As it turns out, the catch doesn’t really matter all that much – provided you can develop enough customer trust.
When I first heard about Lyft, I was extremely skeptical of the driver situation. How could I possibly know whether the person behind the wheel was trustworthy? But a quick look at Lyft’s rigorous background checks and driver requirements was all it took to sway me on the legitimacy of the service. I find that the same holds true for most people I’ve introduced to the app.
Over the short span of its existence, the mobile sharing economy has already caused drastic changes to the service landscape. Within this new mobile-driven framework, there is a whole world of opportunity open to any innovative businesses that are brave enough to take on the risks that this fledgling economy presents. But if businesses can adopt some of the experience of companies like Uber and Lyft, they’ll find themselves well-prepared to enter the fray.
Many companies use SMS, email and push notifications to deliver updates to customers and stakeholders, and such notifications are especially important to publishers ... read more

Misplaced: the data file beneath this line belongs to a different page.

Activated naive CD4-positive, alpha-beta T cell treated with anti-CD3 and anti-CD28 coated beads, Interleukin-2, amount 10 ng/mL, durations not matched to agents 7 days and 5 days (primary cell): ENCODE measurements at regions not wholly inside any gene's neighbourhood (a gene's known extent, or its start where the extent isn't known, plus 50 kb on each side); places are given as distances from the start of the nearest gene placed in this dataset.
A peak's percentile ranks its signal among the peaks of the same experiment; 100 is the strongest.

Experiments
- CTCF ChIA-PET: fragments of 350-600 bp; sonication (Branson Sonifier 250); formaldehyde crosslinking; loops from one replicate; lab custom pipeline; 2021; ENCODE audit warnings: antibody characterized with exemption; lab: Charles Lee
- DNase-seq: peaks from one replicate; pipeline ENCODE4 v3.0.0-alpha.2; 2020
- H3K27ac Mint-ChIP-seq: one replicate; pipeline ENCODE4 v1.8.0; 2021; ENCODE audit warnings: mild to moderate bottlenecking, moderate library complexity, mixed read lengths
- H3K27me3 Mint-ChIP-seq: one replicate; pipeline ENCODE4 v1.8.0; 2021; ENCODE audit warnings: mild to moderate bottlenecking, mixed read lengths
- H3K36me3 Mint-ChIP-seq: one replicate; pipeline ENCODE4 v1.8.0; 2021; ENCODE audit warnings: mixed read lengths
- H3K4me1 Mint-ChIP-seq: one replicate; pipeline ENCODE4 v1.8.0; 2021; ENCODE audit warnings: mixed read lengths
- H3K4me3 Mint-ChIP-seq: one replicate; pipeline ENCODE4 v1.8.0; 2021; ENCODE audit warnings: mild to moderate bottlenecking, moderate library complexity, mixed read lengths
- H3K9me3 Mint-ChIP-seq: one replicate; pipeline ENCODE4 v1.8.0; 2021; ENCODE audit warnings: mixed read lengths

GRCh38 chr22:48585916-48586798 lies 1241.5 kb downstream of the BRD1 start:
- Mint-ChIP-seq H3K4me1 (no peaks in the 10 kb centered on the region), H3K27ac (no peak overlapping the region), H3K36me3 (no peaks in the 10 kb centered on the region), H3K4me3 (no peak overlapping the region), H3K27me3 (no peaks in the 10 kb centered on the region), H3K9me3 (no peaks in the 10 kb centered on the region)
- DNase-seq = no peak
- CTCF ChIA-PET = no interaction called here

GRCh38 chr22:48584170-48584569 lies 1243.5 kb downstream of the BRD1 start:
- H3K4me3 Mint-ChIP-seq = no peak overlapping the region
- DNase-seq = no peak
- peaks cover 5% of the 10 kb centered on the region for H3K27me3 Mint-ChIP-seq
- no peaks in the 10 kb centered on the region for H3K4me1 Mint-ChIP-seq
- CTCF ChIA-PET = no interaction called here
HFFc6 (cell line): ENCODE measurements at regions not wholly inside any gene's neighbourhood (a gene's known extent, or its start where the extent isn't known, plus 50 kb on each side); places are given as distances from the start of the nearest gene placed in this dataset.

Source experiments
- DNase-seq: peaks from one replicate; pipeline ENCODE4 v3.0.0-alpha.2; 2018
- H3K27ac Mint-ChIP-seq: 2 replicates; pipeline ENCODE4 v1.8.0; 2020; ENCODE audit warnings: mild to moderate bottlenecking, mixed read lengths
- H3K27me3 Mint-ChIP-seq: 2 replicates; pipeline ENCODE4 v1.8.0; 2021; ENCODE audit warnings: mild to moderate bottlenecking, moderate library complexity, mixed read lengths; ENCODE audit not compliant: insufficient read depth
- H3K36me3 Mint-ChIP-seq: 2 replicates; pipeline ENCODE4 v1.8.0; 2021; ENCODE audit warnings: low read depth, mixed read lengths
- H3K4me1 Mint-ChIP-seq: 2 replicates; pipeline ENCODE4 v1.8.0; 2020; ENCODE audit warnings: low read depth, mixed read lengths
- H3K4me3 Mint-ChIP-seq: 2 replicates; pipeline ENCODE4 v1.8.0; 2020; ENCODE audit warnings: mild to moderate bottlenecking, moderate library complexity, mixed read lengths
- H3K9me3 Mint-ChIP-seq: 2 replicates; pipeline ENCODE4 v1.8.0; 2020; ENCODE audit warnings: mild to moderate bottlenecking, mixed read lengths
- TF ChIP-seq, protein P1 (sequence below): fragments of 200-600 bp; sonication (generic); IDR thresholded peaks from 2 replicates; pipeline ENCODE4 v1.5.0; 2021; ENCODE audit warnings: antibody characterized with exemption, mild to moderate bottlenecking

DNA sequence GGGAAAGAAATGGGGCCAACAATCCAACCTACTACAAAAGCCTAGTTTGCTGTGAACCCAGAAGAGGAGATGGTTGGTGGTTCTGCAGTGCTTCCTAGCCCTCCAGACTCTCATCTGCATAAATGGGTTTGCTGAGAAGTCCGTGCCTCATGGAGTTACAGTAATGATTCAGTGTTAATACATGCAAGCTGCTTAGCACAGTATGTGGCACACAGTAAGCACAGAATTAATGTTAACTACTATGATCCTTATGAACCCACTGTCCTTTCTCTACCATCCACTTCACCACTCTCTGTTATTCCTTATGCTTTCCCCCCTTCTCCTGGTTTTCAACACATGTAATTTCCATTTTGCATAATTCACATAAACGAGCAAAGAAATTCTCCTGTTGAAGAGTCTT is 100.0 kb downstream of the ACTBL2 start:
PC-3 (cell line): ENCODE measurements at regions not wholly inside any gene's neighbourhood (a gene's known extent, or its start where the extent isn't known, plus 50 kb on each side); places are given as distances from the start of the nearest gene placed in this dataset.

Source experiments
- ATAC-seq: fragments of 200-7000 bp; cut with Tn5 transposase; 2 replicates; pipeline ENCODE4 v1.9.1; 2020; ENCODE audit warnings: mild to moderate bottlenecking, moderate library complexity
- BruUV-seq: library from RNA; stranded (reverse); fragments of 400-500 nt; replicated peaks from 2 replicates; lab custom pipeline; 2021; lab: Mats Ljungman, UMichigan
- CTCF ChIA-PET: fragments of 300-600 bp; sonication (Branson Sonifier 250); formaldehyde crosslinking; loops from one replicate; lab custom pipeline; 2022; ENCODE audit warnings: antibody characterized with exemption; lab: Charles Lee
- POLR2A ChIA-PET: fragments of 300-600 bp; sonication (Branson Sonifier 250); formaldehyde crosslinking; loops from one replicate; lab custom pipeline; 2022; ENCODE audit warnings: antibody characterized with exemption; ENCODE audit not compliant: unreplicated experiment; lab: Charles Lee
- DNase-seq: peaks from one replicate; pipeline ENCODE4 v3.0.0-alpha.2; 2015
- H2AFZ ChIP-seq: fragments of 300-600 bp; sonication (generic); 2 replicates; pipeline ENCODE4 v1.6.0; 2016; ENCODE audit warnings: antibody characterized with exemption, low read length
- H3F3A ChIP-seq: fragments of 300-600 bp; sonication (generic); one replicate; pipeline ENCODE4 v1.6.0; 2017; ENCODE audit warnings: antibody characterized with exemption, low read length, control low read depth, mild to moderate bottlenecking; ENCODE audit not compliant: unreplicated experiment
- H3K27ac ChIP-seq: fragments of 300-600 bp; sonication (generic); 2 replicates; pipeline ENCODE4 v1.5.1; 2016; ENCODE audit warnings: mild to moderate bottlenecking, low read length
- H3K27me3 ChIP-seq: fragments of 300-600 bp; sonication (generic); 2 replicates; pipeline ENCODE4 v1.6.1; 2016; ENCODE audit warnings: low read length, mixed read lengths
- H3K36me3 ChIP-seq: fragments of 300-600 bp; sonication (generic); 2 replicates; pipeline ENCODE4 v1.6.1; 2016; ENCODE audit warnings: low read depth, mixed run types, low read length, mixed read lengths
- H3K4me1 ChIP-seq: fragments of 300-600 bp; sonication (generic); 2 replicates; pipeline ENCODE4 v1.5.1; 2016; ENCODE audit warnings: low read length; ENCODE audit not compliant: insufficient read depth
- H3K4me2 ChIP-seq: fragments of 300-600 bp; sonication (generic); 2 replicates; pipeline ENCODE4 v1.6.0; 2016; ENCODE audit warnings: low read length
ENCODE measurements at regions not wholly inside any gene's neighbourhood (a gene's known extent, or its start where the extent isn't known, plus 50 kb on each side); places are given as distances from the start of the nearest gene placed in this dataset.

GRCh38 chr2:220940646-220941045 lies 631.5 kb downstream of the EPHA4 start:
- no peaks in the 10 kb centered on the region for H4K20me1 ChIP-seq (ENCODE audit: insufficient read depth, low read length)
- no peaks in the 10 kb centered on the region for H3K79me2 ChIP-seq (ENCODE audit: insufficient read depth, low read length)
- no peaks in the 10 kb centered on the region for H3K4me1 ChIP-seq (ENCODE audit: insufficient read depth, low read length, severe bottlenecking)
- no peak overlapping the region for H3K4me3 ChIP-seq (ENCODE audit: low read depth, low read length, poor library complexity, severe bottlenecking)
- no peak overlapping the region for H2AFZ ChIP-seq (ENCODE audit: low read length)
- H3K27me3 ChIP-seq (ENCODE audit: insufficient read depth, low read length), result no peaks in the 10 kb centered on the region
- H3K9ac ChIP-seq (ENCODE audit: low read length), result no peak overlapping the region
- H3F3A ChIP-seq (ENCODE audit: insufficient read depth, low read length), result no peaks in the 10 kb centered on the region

Effective app marketing is not about generating app page traffic, but rather about ensuring your app is discovered by targeted and relevant users who will install your app and use it regularly.
The use of psychology in marketing and sales is not new, but it may be more useful than ever in an attention economy where time is precious and focus is rare. How can you tap into a demanding consumer to check whether there is an actual interest in your product?
Shell has switched its corporate marketing from 80% traditional advertising to 85% digital media, and has stopped blowing its own trumpet in order to focus on telling video-led stories about the alternative energy start-ups it helps.